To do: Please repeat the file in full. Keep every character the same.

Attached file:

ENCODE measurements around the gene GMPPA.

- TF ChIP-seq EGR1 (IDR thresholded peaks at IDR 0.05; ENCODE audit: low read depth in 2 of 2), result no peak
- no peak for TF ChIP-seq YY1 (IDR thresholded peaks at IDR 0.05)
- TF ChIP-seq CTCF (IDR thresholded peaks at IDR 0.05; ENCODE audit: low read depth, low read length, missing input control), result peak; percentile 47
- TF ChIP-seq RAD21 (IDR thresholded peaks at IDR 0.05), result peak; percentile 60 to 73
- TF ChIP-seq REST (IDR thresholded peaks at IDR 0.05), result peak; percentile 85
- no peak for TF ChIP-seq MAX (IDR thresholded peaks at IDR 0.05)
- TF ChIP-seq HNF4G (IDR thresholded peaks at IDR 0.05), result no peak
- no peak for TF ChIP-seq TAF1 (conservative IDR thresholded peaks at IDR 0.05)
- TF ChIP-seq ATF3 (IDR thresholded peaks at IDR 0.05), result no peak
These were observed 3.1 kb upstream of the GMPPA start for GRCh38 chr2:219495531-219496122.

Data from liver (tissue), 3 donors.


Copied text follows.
ENCODE measurements around the gene GMPPA.

- TF ChIP-seq EGR1 (IDR thresholded peaks at IDR 0.05; ENCODE audit: low read depth in 2 of 2), result no peak
- no peak for TF ChIP-seq YY1 (IDR thresholded peaks at IDR 0.05)
- TF ChIP-seq CTCF (IDR thresholded peaks at IDR 0.05; ENCODE audit: low read depth, low read length, missing input control), result peak; percentile 47
- TF ChIP-seq RAD21 (IDR thresholded peaks at IDR 0.05), result peak; percentile 60 to 73
- TF ChIP-seq REST (IDR thresholded peaks at IDR 0.05), result peak; percentile 85
- no peak for TF ChIP-seq MAX (IDR thresholded peaks at IDR 0.05)
- TF ChIP-seq HNF4G (IDR thresholded peaks at IDR 0.05), result no peak
- no peak for TF ChIP-seq TAF1 (conservative IDR thresholded peaks at IDR 0.05)
- TF ChIP-seq ATF3 (IDR thresholded peaks at IDR 0.05), result no peak
These were observed 3.1 kb upstream of the GMPPA start for GRCh38 chr2:219495531-219496122.

Data from liver (tissue), 3 donors.